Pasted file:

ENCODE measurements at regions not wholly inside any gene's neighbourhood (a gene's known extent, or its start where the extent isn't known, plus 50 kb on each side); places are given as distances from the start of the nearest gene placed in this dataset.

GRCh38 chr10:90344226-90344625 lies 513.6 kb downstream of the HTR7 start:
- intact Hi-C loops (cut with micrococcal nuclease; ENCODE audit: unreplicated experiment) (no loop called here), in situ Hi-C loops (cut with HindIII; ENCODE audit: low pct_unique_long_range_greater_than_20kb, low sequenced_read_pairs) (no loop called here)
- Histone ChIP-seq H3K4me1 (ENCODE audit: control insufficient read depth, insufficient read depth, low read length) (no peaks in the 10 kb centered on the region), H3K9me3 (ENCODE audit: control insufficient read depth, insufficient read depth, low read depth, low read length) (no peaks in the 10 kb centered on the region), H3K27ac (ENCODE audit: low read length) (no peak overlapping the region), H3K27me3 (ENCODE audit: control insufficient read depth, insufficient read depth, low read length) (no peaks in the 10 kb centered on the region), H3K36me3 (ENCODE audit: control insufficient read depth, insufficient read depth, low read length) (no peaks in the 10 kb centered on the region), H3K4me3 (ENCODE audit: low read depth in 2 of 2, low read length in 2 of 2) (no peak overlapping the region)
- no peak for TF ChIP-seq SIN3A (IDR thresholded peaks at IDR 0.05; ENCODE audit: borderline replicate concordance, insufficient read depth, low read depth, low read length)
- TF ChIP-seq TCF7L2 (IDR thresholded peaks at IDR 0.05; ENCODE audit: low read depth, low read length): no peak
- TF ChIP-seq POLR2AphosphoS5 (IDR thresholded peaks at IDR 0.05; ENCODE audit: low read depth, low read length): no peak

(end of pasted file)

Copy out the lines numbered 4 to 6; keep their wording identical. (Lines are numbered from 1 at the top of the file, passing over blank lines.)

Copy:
- Histone ChIP-seq H3K4me1 (ENCODE audit: control insufficient read depth, insufficient read depth, low read length) (no peaks in the 10 kb centered on the region), H3K9me3 (ENCODE audit: control insufficient read depth, insufficient read depth, low read depth, low read length) (no peaks in the 10 kb centered on the region), H3K27ac (ENCODE audit: low read length) (no peak overlapping the region), H3K27me3 (ENCODE audit: control insufficient read depth, insufficient read depth, low read length) (no peaks in the 10 kb centered on the region), H3K36me3 (ENCODE audit: control insufficient read depth, insufficient read depth, low read length) (no peaks in the 10 kb centered on the region), H3K4me3 (ENCODE audit: low read depth in 2 of 2, low read length in 2 of 2) (no peak overlapping the region)
- no peak for TF ChIP-seq SIN3A (IDR thresholded peaks at IDR 0.05; ENCODE audit: borderline replicate concordance, insufficient read depth, low read depth, low read length)
- TF ChIP-seq TCF7L2 (IDR thresholded peaks at IDR 0.05; ENCODE audit: low read depth, low read length): no peak